Membrane Lipidomics and the Geometry of Unsaturated Fatty Acids From Biomimetic Models to Biological Consequences
In the last decades, free radical processes delineated an interdisciplinary field linking chemistry to biology and medicine. Free radical mechanisms became of importance as molecular basis of physiological and pathological conditions. Lipids, in particular, unsaturated fatty acids, are susceptible of free radical attack. The reactivity of the double bond toward free radicals is well known, in particular the reversible addition of radical species to this functionality determines the cis–trans double bond isomerization. Since the prevalent geometry displayed by unsaturated fatty acids in eukaryotes is cis, the occurrence of the cis–trans isomerization by free radicals corresponds to the loss of an important structural information linked to biological activity. The formation of trans isomers can have important meaning and consequences connected to radical stress.
Free radical isomerization of membrane fatty acids has been the subject of research coupling the top-down approach by model studies, such as biomimetic chemistry in liposomes, with the bottom-up approach dealing with the examination of cell membrane lipidome in living systems under several physiopathological conditions. Methodologies and molecular libraries have been settled, for both liposome experiments and the examination of the radical stress in biological membranes. This chapter will give an overview of the current procedures used for liposome models and the cis–trans isomerization experiments, in order to build-up a library of trans geometrical fatty acid isomers.
Key wordsMembrane lipidomics Geometrical trans fatty acid Radical stress Liposome Biomimetic chemistry Free radical isomerization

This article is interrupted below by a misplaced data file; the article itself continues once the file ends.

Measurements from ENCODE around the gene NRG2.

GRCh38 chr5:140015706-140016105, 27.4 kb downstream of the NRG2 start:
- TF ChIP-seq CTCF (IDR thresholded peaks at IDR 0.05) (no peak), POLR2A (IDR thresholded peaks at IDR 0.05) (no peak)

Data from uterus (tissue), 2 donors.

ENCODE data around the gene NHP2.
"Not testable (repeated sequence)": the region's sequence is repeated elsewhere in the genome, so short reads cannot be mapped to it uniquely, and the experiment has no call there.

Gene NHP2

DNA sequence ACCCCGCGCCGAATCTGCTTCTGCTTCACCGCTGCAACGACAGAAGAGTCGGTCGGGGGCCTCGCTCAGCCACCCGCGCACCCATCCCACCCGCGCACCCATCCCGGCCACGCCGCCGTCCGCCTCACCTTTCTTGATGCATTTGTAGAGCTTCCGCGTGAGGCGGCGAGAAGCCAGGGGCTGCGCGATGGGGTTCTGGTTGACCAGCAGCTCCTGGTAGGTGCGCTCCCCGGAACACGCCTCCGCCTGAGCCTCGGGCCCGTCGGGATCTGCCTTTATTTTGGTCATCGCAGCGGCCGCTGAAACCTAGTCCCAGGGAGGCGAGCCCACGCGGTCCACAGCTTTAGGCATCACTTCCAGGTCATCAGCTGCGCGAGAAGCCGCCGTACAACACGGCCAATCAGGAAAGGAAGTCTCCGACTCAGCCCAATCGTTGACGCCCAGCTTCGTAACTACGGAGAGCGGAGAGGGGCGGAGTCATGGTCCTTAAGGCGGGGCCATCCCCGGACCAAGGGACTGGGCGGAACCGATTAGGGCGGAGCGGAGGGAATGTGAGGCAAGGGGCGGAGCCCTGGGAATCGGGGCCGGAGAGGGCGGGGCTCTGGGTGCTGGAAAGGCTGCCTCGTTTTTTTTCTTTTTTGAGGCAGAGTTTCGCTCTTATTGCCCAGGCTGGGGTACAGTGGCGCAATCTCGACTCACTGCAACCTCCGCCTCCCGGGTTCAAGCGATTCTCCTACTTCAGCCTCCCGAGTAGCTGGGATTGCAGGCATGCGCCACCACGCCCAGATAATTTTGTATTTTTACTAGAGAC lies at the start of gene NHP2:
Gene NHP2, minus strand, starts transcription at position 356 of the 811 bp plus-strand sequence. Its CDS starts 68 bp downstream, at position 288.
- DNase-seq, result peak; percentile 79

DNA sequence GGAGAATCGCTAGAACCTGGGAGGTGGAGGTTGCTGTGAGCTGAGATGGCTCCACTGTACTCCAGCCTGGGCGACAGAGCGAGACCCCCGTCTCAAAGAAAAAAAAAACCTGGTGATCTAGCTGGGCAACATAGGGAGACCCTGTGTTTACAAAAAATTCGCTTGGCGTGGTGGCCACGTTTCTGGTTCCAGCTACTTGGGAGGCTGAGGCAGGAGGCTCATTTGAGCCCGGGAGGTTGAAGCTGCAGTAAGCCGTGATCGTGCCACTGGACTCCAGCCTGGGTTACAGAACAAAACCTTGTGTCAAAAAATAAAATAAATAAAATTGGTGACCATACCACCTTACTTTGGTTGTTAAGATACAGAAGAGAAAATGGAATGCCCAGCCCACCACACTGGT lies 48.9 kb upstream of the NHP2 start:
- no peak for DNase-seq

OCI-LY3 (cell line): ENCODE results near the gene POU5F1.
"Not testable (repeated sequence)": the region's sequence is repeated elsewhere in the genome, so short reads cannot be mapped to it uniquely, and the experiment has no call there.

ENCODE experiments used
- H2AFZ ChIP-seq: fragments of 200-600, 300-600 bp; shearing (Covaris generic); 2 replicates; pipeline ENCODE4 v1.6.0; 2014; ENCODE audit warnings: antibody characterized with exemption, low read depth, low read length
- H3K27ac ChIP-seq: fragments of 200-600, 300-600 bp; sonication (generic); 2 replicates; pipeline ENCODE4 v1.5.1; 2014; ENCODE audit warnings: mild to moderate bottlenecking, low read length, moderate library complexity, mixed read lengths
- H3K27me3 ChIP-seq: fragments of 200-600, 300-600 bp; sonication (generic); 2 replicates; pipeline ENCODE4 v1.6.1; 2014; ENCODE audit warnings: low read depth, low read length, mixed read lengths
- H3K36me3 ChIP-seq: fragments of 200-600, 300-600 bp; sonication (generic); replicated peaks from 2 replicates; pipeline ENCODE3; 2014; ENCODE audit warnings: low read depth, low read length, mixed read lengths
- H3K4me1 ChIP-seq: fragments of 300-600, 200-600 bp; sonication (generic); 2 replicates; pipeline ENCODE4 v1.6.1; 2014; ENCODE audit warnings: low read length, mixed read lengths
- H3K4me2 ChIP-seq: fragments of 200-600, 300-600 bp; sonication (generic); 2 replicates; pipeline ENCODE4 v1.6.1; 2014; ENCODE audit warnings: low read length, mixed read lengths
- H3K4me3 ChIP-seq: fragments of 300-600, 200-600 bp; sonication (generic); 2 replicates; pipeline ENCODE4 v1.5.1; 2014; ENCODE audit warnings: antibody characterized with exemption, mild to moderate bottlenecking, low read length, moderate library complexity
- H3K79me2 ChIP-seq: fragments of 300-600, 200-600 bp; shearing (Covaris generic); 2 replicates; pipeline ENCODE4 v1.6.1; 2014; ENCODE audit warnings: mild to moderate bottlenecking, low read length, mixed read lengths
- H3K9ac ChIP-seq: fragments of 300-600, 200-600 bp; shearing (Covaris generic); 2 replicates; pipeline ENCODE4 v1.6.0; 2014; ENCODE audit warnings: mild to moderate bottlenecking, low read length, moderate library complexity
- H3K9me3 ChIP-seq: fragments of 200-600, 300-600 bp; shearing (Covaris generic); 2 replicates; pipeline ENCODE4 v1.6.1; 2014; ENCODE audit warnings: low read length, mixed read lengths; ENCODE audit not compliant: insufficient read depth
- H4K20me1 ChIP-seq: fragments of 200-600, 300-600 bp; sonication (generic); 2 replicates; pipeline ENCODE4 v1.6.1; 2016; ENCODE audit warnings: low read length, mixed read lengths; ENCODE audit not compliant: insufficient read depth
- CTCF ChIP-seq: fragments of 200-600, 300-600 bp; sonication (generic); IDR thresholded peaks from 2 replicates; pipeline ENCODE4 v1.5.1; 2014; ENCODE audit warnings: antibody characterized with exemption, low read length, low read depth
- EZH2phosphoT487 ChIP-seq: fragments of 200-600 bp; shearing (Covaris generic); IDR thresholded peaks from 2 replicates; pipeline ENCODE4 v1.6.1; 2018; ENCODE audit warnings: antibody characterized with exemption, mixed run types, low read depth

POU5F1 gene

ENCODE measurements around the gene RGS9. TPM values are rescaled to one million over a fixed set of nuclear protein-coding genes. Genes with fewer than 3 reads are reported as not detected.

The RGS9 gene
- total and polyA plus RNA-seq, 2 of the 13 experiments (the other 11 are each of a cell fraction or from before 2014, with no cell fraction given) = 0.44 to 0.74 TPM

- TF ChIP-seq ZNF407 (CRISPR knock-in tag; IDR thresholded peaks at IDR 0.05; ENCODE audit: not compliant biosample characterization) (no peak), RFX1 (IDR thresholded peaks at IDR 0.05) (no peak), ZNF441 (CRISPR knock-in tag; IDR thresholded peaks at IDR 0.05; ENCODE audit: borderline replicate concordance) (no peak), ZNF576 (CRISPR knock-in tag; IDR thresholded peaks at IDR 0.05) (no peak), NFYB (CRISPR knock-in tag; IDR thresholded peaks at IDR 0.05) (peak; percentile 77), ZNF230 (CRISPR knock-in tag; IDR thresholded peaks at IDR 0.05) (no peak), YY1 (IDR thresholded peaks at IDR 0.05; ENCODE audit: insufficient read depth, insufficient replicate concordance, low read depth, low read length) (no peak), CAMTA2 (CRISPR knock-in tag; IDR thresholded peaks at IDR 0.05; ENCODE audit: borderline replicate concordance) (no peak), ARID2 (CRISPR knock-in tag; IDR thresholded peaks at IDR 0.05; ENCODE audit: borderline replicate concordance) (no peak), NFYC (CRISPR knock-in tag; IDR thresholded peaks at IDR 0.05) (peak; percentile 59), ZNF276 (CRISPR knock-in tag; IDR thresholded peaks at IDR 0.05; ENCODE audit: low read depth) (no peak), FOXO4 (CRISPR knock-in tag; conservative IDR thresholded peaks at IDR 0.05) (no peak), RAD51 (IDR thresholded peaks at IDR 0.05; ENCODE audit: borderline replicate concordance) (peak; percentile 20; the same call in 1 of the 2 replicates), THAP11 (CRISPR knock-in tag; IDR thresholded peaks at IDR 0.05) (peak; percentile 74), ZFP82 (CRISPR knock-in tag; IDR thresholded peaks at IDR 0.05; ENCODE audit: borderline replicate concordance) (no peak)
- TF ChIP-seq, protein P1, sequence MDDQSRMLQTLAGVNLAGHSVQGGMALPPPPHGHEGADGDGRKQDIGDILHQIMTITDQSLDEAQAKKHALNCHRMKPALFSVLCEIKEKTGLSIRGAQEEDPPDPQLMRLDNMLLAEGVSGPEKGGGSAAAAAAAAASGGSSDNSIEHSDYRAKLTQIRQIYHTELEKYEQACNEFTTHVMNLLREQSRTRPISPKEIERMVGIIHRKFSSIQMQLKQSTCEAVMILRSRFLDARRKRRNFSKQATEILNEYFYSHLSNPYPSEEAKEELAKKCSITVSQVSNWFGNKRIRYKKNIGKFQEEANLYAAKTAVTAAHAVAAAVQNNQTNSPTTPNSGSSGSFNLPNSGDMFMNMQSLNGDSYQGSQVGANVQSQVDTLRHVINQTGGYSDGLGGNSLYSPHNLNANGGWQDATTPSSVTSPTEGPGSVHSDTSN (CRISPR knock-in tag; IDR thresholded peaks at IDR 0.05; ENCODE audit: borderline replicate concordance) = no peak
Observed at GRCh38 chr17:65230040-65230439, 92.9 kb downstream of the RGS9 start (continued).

The authors wish to thank all collaborators that helped to develop methodologies in an interdisciplinary context. Support and sponsorship of the COST Action CM0603 “Free Radicals in Chemical Biology” is gratefully acknowledged.
- 4.Chatgilialoglu C, Ferreri C. 2005. Trans lipids: the free radical path. Chem Rev 31:441–448.Google Scholar
- 7.Vance DE, Vance JE, eds. 2002. Biochemistry of lipids, lipoproteins and membranes, 4th ed., Elsevier: Amsterdam.Google Scholar
- 8.Sébédio JL, Christie WW, eds. 1998. Trans fatty acids in human nutrition. The Oily Press: Dundee.Google Scholar
- 9.Chatgilialoglu C. 2007. Fats of life… explaining the villainous properties of trans fatty acids. Optimum Nutr 40–43.Google Scholar
- 16.Firestone D ed. 1998. Official Methods and Recommended Practices, Recommended Practice Cd 14d-96, 5th ed, American Oil Chemists’ Society: Champaign.Google Scholar
- 23.Cevc G, ed. 1993. Phospholipid Handbook, Marcel Dekker: New York.Google Scholar
- 24.New RRC. 1990. Liposomes: A Practical Approach. IRL Press: Oxford.Google Scholar
- 25.Lasic DD. 1993. Liposomes. From Physics to Applications. Elsevier: Amsterdam.Google Scholar
- 34.von Sonntag C. 1987. The Chemical Basis of Radiation Biology. Taylor & Francis: New York.Google Scholar
- 35.Alfassi ZB. 1999. S-Centered Radicals. Wiley: Chichester.Google Scholar
- 38.Ihara H, Hashizuma N, Hemmi H, Yoshida M. 2000. Antioxidant ability of bilirubin, vitamin E, vitamin C and albumin in the peroxyl-radical-induced hemolysis of human erythrocytes. J Anal Biosci 23:425–430.Google Scholar